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Informing the Army’s Future Structure

daftandbarmy

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Prepping / cleaning / user maintenance of equipment isn't something to be ignored or offloaded to others.

It's actually an important part of professional development... for everyone.

Where leaders, at all levels, don't do their job re: maintenance we're all hooped, of course.
 

foresterab

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It's actually an important part of professional development... for everyone.

Where leaders, at all levels, don't do their job re: maintenance we're all hooped, of course.
Fully agree that there is a level of development gained for personally responsible. Your own webbing, boots, field gear...yes.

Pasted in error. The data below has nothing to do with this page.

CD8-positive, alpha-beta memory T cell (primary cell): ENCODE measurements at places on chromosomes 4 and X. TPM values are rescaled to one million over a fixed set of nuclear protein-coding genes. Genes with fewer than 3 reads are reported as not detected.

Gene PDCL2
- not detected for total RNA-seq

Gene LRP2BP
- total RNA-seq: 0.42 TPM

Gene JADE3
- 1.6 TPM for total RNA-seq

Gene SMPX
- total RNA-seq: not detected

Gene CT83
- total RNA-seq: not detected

As a unit that is however going to be a) attached to a larger permanent force if mobilized fully and b) often limited on numbers it can mobilize under the current system of P Reserve attendance/training and c) often mobilized as single resources to fill out gaps in other unit and/or conglomerated units mis-mashed together (domestic ops)....then why have the responsibility of training and preparation on equipment that doesn't always align and instead simplify the mission training day to day so that field exercises can be true focused learned.

Again I'm biased from my wildfire experience where we mobilize manpower, send it with basic gear, and then draw additional resources upon arrival depending on what's needed (pumps/hoses/saws etc.) There is enough common equipment to allow national or international resources to grab a pump and deploy on incident even if we have variations in boots/coverals/radios. Most importantly though the incoming resources are known and have a mission pre-deployment (you're a plans chief, you're a helicopter coordinator, your a crew leader of a 20 man unit) that can be slotted into the bigger operational picture and rotated as needed.
 

dapaterson